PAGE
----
Making its debut at the Geneva Motor Show, the car can reach speeds of 220 miles per hour, sports a 12-cylinder, 6.5-litre engine, and a 7-speed ISR transmission. It can go from 0 to 60 in less than 3 seconds. Continue reading
UK-based Peratech has developed an “electronic nose” using sensors made from special composite material that can detect the presence of volatile organic compounds (VOCs). The ultra-thin, low-power sensors could potentially be integrated with mobile phones or even into protective clothing. Continue reading
Drayson Racing Technologies and The Lola Group designed the electric car, which they plan to enter into competition next year. The companies built a prototype all-electric racing car, the Lola-Drayson B12/69EV, using flax reinforced composites and recycled composites.
Forget about insect-inspired robots; researchers are now working on hydrogen-powered robot jellyfish that could theoretically never run out of energy.
Jellyfish propulsion is elegantly simple: the “bell” portion of the animal’s body folds in (like an umbrella) and pushes it forward in the water. Virginia Tech researcher Alex Villanueva and researchers at UT Dallas are developing an unmanned underwater vehicle for the Office of Naval Research that would mimic this movement. Conceivably, the robotic jellyfish could be used for surveillance. Continue reading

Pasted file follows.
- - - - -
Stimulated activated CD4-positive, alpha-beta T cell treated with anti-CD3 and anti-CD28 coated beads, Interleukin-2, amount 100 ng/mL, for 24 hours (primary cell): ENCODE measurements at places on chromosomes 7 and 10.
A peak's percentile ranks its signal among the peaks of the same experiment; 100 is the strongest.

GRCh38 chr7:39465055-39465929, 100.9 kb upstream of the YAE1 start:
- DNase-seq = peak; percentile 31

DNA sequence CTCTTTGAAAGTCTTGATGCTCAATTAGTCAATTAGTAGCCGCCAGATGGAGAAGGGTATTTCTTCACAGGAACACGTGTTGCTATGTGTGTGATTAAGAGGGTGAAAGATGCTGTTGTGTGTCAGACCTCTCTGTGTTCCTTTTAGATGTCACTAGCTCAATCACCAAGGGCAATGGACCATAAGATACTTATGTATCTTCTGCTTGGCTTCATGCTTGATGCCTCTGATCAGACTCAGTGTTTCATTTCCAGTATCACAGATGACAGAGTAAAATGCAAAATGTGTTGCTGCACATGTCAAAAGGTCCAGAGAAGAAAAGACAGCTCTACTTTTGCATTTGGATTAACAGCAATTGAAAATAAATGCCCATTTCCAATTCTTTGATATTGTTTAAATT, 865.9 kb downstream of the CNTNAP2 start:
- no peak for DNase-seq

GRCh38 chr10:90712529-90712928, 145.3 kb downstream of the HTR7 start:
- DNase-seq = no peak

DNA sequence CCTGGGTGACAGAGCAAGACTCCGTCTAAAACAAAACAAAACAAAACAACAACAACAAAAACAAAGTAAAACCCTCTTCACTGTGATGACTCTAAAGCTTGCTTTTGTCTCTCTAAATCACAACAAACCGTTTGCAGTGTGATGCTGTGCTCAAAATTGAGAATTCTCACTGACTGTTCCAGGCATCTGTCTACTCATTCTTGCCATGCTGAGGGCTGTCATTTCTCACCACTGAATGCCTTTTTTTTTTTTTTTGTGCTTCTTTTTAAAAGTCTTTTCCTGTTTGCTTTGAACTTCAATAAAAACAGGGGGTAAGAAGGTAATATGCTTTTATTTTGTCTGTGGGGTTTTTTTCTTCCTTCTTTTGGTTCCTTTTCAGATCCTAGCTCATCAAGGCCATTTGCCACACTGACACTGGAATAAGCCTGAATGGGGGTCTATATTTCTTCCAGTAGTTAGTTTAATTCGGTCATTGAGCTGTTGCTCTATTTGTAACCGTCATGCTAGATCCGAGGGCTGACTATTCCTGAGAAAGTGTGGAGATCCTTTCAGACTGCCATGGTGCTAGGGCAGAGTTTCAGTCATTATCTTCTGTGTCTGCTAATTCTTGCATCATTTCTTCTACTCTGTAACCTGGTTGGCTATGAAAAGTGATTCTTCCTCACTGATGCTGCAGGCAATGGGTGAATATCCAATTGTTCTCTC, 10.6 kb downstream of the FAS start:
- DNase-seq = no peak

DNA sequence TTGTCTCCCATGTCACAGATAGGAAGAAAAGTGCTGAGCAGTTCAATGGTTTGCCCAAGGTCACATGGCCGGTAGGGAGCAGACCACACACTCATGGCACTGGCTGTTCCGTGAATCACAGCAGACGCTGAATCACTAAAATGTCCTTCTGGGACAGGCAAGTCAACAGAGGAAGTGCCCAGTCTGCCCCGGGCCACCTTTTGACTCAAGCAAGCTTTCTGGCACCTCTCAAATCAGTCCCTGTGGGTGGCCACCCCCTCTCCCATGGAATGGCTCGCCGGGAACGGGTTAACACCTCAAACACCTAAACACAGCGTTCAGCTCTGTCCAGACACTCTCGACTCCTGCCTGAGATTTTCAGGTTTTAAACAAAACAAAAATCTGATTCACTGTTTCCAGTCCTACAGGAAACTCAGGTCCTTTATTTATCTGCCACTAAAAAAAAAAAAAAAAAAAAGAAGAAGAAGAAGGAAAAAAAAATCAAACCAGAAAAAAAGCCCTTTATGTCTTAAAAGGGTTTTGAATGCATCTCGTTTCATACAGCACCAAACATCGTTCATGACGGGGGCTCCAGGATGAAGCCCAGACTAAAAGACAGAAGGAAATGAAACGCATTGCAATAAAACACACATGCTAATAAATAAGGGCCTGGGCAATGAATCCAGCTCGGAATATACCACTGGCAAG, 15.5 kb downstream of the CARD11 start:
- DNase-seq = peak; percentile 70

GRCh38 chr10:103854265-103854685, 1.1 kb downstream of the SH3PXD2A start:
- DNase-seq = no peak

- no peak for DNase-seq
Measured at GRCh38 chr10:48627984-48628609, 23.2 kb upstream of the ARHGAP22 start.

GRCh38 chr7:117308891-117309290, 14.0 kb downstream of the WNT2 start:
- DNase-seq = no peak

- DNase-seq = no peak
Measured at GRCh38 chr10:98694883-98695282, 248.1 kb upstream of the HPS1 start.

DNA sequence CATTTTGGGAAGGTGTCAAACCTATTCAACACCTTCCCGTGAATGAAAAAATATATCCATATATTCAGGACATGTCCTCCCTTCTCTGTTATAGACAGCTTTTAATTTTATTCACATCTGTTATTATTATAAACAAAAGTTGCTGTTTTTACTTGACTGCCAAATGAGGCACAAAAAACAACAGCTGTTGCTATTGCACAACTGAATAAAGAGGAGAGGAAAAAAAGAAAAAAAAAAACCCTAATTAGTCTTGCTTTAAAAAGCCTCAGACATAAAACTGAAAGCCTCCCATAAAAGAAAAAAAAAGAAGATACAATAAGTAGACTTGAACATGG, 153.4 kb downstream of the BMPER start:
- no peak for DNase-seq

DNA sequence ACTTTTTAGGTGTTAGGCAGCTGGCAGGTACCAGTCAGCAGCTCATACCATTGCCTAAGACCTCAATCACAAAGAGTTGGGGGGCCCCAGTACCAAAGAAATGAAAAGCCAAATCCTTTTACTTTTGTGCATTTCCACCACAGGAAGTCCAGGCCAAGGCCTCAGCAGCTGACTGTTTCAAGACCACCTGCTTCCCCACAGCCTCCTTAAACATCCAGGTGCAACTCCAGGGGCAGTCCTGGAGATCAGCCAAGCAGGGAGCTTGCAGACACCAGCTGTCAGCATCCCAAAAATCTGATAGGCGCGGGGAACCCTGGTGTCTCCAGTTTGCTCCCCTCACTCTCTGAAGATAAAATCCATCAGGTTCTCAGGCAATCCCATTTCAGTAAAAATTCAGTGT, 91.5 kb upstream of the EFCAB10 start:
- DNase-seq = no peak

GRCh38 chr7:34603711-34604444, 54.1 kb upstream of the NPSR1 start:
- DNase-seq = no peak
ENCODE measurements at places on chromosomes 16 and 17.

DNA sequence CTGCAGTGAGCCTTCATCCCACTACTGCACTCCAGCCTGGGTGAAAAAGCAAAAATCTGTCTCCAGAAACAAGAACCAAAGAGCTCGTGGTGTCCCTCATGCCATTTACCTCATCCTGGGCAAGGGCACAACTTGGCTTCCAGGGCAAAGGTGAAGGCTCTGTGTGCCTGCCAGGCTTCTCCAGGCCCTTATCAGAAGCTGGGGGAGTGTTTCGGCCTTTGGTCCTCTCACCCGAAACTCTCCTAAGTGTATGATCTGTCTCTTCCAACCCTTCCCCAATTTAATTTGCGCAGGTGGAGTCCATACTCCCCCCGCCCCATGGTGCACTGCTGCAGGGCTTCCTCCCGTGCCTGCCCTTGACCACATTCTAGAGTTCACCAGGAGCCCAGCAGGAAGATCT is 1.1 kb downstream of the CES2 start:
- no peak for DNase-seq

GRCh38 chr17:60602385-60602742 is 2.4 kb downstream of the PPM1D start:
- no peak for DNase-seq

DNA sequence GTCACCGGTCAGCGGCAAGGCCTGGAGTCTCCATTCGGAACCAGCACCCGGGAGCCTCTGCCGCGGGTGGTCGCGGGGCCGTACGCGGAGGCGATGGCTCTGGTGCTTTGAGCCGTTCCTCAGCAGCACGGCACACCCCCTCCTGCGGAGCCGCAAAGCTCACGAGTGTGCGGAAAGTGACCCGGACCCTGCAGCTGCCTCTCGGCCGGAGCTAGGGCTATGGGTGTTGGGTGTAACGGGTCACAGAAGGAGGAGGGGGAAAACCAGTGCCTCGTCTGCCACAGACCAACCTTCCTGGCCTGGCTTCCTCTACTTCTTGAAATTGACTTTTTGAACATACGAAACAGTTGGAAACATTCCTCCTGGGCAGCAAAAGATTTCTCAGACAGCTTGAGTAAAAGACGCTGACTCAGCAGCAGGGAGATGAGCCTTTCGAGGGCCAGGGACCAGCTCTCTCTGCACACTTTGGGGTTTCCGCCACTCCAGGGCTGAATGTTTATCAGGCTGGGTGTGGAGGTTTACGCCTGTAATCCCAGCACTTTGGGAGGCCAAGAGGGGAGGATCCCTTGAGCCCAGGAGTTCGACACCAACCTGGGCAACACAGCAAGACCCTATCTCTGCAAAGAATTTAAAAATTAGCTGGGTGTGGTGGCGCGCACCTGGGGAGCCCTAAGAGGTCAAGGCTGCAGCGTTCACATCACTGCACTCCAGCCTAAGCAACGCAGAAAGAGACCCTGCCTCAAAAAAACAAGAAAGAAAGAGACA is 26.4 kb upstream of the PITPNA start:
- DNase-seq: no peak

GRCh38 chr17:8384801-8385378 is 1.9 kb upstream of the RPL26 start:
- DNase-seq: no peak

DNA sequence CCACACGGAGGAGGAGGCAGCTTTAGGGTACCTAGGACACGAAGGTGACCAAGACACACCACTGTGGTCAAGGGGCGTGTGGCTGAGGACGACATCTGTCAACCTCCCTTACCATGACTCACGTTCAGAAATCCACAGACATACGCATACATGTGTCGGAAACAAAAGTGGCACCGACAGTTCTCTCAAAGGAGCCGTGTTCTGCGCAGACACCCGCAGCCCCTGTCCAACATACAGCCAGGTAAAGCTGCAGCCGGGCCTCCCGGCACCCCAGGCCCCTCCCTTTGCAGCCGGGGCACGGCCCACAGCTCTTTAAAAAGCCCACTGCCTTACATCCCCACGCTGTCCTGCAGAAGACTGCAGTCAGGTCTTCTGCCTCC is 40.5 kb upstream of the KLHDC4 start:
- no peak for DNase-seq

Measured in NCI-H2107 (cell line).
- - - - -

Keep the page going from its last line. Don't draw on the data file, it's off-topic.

As a kid, I remember fondly those ads in the back of comic books for the miniature nuclear submarine that only cost $7 — oh, how I wanted my own submarine. Imagine how much more I would have longed for it had it been disguised to look like a killer whale.
Well, here I am again, jonesing for my own submarine. Only this time, instead of being a cheap cardboard toy for naive ten-year-olds, it’s an actual operating submarine that looks like a killer whale. You can buy it from Hammacher Schlemmer for a cool $100,000 — a bargain compared to the other personal submarine the company sells, which retails for $2 million (to be fair, it also dives deeper).
The Killer Whale sub is actually the Seabreacher Y from custom aquatic vehicle designer Innespace. This particular unit is equipped with a larger modified tail fin to help the company potentially achieve a full 180 degree back flip — apparently a long-standing design goal for Innespace. Continue reading